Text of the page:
Brooklyn Development Project Dealt New Blow

     (CN) – The developers behind the controversial Atlantic Yards project in Brooklyn, N.Y. cannot wiggle out of an order forcing them to reassess how the 22-acre mega-development will affect neighboring communities, an appellate court ruled.



     Forest City Ratner and the Empire State Development Corporation have encountered stiff resistance in trying to build Atlantic Yards, which has been described as the largest single-source development in New York City history.
     Planned to stretch across Brooklyn’s Prospect Heights neighborhood, it is best known for including the Barclays sports arena that will bring the New Jersey Nets to New York.
     A year after the project’s announcement, the nonprofit Develop Don’t Destroy Brooklyn (DDDB) sprung up in 2004, leading 26 community and neighborhood groups in a lawsuit against the developers and state agencies behind it.
     Citing the Final Environmental Impact Statement for the project, the organization contends that the development’s skyscrapers will blot out the sun from nearby neighborhoods, while the arena will flood communities with pre- and post-game traffic surges. In sum the project would drive out local residents in a process they describe as “instant gentrification.”
     In June 2011, Manhattan Supreme Court Judge Marcy Friedman determined that the developers’ 10-year build date “lacked a rational basis,” and ordered them to produce a Supplement Environmental Impact Statement into the impacts of construction delays.
     A unanimous appellate court panel affirmed that decision on Thursday, stating that the developers failed to consider how those delays could cause “a scenario in which area residents must tolerate vacant lots, above-ground arena parking, and Phase II construction staging for decades.”
     Phase II covers construction of 11 of the project’s 16 high-rise buildings.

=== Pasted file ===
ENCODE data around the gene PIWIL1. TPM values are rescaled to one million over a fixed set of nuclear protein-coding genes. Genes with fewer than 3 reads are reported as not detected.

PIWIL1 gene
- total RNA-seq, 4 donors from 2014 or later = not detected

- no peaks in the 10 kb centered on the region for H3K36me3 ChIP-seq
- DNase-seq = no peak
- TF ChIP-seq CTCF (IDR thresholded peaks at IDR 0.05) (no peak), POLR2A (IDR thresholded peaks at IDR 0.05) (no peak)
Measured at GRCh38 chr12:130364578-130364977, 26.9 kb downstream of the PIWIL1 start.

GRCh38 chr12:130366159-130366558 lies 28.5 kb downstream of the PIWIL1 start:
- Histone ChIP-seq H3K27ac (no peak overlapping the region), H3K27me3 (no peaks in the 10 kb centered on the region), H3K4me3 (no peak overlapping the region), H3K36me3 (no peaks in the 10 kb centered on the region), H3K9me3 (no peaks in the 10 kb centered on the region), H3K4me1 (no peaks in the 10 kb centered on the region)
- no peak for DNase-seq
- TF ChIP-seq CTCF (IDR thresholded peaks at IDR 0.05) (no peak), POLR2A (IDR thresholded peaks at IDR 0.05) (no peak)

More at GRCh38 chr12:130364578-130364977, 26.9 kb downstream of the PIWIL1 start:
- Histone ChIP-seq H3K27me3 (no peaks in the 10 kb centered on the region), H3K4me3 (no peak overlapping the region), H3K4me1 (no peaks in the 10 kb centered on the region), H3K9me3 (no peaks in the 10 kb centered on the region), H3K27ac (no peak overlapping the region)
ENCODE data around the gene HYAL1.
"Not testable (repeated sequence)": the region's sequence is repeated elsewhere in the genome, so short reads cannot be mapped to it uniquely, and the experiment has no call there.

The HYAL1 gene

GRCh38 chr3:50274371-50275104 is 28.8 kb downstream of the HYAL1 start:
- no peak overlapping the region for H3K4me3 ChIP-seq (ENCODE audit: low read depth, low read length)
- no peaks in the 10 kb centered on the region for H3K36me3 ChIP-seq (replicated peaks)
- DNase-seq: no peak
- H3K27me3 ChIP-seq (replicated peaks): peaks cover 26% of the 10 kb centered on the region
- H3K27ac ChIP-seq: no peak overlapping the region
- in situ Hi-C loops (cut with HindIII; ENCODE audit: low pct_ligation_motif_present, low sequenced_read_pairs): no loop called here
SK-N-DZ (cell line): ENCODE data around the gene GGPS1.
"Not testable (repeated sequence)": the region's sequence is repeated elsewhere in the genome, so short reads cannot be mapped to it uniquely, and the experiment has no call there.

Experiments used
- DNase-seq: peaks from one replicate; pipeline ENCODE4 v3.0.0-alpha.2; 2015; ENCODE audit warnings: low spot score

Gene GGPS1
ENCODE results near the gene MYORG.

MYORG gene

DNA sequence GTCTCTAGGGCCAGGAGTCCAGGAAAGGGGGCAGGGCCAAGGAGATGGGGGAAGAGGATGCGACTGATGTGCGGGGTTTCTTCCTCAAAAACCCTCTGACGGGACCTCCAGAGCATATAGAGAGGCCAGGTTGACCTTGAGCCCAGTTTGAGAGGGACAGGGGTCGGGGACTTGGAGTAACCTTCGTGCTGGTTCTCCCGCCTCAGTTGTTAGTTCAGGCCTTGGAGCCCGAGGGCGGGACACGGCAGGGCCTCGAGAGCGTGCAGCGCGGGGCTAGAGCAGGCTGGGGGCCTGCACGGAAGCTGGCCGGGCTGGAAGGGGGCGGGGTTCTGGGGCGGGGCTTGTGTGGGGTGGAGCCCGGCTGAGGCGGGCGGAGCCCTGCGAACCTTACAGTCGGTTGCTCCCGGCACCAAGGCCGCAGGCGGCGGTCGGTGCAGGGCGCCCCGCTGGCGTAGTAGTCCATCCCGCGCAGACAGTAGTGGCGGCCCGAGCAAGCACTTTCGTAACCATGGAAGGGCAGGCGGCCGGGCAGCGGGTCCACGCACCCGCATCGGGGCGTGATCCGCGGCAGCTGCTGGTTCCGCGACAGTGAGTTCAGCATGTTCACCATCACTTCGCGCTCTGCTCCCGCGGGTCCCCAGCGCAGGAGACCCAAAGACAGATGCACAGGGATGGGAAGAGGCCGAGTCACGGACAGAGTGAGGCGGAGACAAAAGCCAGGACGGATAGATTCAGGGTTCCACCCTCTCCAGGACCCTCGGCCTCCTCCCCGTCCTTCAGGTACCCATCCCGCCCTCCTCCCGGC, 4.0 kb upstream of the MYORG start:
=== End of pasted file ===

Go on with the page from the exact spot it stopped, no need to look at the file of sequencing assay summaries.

Candace Carponter, the legal director for DDDB, released a statement urging politicians to treat the ruling as another reason to consider the group’s community-based “Unity Plan” alternative.
     “It has now been proven, in and out of Court, that Bruce Ratner simply cannot and will not do the job he promised the public, his supporters and elected officials,” Carponter stated. “It is time to end Ratner’s control of the site and move towards a Unity Plan style solution: divide the non-arena portion of the site into multiple parcels so that multiple developers can build a project that responds to the community’s needs and concerns and brings true benefits, rather than pie-in-the-sky promises made to be broken.”
     The Empire State Development Corporation’s email statement repeated many of its disputed promises of jobs and affordable housing, and added that the decision would have no impact on the project’s first phrase of development.
     “Although Empire State Development is disappointed with the decision, we are fully committed to building a world-class development that will bring thousands of jobs and affordable housing to Brooklyn,” spokeswoman Arana Hankin said. “The decision does not prevent the arena opening this fall, nor does it affect any aspect of Phase I development, and we will continue working toward the full build-out of the project.”

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